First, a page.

How to hit what you’re aiming at

There is very little more satisfying than a pistol that hits what it’s aimed at.  Most won’t do this out of the box and the purpose of this article is to explain how to zero the sights of an air or airsoft pistol.  There are two things to consider here: the point of aim is the place on the target where you aim the sights.  The point of impact is the place on the target where BBs or pellets actually strike.  The sights are zeroed when the two coincide.


Umarex Tokyo Soldier – fixed front and rear sights, no adjustment possible

Before you even start thinking about adjusting the sights on your pistol, the first thing you need to do is shoot.  Lots.  Only when you have shot at least 100 rounds with a new pistol can you start to consider what needs to be done.

Remember that it’s not possible to zero-in the sights of a pistol so that it will hit what it’s aiming at for every person.  Everyone holds a pistol slightly differently and people have different stances and varying eyesight.  A pistol which is perfectly zeroed for one person, may be entirely useless for another.  If my wife shoots a pistol which I have zeroed for myself, she hits about six inches from the point of aim.  We have many consequent discussions about who has the worst eyesight.  Which I generally lose.  Because I’m a man.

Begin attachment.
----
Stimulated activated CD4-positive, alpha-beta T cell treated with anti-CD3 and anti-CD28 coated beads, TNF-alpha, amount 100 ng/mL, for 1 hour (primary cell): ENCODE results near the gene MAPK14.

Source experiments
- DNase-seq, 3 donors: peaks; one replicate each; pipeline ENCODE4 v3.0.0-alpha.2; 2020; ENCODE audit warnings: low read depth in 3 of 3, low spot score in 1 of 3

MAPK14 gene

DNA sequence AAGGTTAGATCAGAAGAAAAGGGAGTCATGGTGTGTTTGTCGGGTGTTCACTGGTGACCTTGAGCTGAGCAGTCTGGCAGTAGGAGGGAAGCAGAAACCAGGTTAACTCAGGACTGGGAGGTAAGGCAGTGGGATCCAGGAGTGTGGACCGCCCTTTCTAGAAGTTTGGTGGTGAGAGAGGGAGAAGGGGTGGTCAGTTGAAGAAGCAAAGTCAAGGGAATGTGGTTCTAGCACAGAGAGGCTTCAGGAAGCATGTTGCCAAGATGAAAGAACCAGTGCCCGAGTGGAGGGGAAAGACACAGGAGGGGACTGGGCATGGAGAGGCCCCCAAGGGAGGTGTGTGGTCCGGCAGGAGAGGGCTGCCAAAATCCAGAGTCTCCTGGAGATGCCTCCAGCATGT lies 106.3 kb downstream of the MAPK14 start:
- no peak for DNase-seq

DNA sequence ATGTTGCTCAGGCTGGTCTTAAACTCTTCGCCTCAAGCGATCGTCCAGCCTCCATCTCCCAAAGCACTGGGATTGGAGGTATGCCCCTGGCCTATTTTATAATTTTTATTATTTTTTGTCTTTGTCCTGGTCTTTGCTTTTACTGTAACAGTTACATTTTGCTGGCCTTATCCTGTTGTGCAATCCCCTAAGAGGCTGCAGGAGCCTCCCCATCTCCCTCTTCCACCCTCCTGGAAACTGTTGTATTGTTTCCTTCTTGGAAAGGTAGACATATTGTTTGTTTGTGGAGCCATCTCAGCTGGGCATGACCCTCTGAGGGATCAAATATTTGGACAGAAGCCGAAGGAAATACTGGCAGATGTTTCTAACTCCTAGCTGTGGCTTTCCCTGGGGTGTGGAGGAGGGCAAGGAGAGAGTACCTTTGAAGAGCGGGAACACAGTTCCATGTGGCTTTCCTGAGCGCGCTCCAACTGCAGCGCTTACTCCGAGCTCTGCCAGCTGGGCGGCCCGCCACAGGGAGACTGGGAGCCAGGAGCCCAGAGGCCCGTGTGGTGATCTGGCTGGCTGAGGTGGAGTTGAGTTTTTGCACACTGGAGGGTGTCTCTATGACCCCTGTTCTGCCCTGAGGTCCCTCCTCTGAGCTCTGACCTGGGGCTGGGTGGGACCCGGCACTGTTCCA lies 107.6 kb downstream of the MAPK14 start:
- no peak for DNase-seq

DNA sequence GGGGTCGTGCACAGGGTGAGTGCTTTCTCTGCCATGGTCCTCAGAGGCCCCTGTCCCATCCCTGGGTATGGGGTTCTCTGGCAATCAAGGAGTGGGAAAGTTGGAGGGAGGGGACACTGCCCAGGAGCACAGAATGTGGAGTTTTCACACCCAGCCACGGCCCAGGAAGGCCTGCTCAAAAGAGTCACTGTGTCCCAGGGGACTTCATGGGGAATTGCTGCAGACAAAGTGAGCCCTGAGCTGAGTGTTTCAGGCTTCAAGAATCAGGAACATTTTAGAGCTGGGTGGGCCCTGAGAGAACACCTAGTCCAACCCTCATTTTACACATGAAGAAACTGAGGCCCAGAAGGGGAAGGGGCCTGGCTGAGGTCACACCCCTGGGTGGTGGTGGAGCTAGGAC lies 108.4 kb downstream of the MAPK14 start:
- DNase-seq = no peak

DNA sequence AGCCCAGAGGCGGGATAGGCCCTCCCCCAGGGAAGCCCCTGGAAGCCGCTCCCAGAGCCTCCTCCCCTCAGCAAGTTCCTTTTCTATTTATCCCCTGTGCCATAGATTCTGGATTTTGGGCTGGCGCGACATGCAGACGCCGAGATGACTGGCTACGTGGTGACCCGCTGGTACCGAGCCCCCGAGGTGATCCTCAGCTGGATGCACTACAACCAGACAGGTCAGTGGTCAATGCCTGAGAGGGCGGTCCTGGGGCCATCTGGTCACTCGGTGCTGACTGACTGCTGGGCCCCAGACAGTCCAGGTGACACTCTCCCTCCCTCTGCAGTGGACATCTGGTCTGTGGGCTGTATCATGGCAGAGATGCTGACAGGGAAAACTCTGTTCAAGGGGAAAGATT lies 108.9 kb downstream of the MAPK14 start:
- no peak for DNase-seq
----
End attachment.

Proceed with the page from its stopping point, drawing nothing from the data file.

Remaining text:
Umarex CP 88 – rear sight adjustable for windage only.

Right, so, you have had lots of fun shooting your new pistol, and you are aware that the point of impact is substantially different from the point of aim.  What can you do?  The simplest approach is to employ good old fashioned Kentucky windage – in other words, simply allow for the difference.  If your pistol hits high and left when you aim at the centre of the target, aim low and right and your shots should end up in the centre.  If the sights on your pistol aren’t adjustable, I’m afraid this is the only option to adjust for a windage error.

However, many pistols allow a more precise approach through adjustment of the sights.  Many pistols allow windage (side-to-side) adjustment of the rear sight.  You simply need to move the rear sight in the direction in which you want the point of impact to move.  So, if the point of impact is off to the left, move the rear sight to the right, and vice versa. Sadly, very few pistols allow elevation (up and down) adjustment of the rear sight, but if you’re lucky enough to have one of these, adjustment is the same as for windage – move the sight in the direction that you want the point of impact to  move.  So, if the point of impact is high, move the rear sight down and vice versa.  Very little movement in the rear sight is needed to achieve a large change in the point of impact so any adjustments should be done incrementally, with lots of testing after each.


WE Browning Hi-Power, fully adjustable rear sight.